If it’s desired to maximize system performance in a signal chain where the signal source is single-ended, a single-ended-to-differential amplifier, such as the ADA4940-1 or the ADA4941-1, can be used to properly condition the input signal and match the common mode to that of the ADC. As with the pseudo differential devices, if large common modes are present in the system, an instrumentation amp should be used to condition the bulk of the common mode. The differential ADC can handle fine changes in common mode and the aggregate signal chain will have excellent CMRR. Figure 9 shows the differential antiphase input range diagram. Examples of devices with a differential antiphase inputs are the AD7982, AD7989-5, and the AD7915.

Figure 9. Differential antiphase.

The common-mode range restriction is necessary to achieve optimal performance and to not negatively impact converter dynamic range. There are some common errors that have been observed when operating the differential antiphase devices that will violate the common-mode range. Figure 10 shows a user error that is frequently produced when implementing a differential antiphase device. In this scenario, the differential signals are not 180° out of phase. As a result of this, the common mode is varying wildly between the two ADC input pins and is in violation of the data sheet for parts that operate under the constraints of Figure 7.

Figure 10. Common-mode violation.

Other common differential antiphase mistakes that are seen include signals that are 180° out of phase, but at an improper common mode or having the IN− pin of the ADC connected to a dc pedestal voltage. Providing adc voltage at the negative ADC input will quickly violate the common-mode range specification and also removes the dynamic range advantage of differential signaling. The second type of differential signaling is measuring the differential between any two signals regardless of common mode. ADI provides a family of integrated data acquisition solutions based upon SAR ADC technology that measures a fully differential signal. For signal chain designers that are looking for an integrated data acquisition solution with wide allowable input common-mode range, ADI offers the ADAS3022 and the ADAS3023. These are bipolar sequential and simultaneous sampling data acquisition systems, respectively, that feature a common-mode range as wide as ±10 V. Within this range, they have the ability to represent the difference between any two signals.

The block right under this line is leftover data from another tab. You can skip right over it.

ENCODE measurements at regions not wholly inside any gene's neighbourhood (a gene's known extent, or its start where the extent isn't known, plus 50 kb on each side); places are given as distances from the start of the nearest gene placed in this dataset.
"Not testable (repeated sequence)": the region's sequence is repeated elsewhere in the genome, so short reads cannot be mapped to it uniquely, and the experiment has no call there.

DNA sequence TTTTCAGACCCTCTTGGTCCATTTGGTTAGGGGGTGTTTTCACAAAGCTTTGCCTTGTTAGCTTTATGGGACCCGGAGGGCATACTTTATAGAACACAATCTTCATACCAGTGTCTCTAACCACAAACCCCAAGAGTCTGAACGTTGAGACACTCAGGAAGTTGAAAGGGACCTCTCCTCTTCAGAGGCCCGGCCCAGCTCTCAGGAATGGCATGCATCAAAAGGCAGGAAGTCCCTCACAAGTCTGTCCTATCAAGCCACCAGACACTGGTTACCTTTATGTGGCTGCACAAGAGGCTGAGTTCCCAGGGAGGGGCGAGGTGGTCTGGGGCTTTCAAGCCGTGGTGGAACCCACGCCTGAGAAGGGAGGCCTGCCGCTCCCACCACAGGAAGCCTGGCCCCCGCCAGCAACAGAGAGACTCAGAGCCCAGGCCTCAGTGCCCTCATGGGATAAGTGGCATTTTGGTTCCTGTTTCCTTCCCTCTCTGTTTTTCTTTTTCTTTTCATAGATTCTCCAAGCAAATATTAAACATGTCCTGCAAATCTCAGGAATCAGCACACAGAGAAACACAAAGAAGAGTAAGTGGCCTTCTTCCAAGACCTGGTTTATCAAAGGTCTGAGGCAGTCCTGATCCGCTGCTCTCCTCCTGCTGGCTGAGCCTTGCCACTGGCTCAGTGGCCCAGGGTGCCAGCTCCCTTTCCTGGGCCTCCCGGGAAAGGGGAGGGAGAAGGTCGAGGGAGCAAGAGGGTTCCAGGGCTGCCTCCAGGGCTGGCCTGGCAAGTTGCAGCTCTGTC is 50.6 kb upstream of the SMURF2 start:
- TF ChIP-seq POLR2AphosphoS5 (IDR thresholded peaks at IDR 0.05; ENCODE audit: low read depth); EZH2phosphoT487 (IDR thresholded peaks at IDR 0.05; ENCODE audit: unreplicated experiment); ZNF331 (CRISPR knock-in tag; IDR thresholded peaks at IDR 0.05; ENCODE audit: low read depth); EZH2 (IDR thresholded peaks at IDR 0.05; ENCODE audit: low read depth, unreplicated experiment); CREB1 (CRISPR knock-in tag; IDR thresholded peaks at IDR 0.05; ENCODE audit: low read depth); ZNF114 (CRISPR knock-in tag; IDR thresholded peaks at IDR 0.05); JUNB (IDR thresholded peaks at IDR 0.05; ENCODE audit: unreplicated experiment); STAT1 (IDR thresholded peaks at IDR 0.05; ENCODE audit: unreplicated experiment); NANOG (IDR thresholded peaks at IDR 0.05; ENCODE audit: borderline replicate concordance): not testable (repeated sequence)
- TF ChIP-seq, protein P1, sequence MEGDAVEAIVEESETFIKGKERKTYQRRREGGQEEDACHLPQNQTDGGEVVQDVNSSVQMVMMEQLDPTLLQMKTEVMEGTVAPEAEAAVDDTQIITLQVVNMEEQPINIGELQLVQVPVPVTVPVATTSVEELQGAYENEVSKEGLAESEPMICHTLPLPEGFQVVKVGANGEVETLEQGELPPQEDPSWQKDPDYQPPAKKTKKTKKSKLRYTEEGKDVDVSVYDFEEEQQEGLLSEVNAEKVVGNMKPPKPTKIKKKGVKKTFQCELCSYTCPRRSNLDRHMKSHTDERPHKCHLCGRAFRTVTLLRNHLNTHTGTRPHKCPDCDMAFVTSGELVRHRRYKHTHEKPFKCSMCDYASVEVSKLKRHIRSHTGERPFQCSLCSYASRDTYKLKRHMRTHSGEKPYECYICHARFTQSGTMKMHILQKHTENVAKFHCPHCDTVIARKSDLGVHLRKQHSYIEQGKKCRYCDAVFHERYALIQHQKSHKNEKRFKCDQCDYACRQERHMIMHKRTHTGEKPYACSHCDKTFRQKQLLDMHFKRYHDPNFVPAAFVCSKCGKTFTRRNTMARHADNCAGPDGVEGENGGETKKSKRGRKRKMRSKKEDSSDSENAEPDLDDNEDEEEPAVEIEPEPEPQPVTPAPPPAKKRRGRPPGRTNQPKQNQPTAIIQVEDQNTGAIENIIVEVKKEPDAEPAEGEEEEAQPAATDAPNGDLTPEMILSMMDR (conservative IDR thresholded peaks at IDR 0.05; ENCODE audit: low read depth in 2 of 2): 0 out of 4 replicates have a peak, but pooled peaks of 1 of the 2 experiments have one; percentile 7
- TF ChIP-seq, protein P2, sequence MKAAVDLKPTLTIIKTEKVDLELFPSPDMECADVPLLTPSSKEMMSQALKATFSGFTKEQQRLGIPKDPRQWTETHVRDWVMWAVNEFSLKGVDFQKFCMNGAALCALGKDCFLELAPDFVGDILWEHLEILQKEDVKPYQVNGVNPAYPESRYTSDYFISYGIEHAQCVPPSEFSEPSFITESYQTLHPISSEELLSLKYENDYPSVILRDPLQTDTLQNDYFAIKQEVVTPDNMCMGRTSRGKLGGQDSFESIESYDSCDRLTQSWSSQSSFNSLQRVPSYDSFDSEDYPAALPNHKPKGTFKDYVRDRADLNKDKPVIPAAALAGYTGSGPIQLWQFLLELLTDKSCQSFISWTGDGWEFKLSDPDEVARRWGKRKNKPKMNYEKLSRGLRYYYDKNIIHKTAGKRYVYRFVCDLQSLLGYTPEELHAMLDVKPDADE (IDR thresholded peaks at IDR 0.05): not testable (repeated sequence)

The analog input type can influence the digital output encoding. Converters that feature a unipolar input range, such as single-ended unipolar and pseudo differential, will feature a straight binary encoding.

Code 0 will represent a negative full-scale input voltage and code 2N − 1 (where N is the number of bits) will represent a positive full-scale input. Devices that have an input with a ± polarity will feature twos complement encoding so that a sign bit can be presented to the user. Devices with a ± polarity include single-ended bipolar, pseudo differential bipolar, pseudo bipolar, and all differential devices. For these ADCs, the negative full-scale input will be represented by code −2N − 1 and the positive full-scale input is represented by code 2N − 1 − 1.

The SAR ADC is a versatile, low power, high performance option for creating an analog-to-digital conversion signal chain. These devices are very easy to implement. However, to get the desired performance out of the system, certain architecture choices must be made. Here we have specifically focused on the analog input type selections that are available in the Analog Devices SAR ADC portfolio. Each input type provides certain benefits that must be compared against particular trade-offs. As previously described, making the correct selection is crucial to achieving optimal performance.

For information on selecting the correct driver amplifier configuration, please refer to the following link: Single/Dual Amplifier Configurations for Driving Unipolar Precision ADCs.

For information on properly selecting the ADC driver for a given application, please refer to the following link: Front-End Amplifier and RC Filter Design for a Precision SAR Analog-to-Digital Converter.



Ryan Curran

Ryan Curran is a product applications engineer within the Precision Converters business unit at Analog Devices. He joined ADI in 2005 and has focused on SAR ADCs since joining the company. Ryan received his B.S.E.E. from the University of Maine in Orono, ME, and is currently pursuing an M.B.A. from the Isenberg School of Management at UMass Amherst.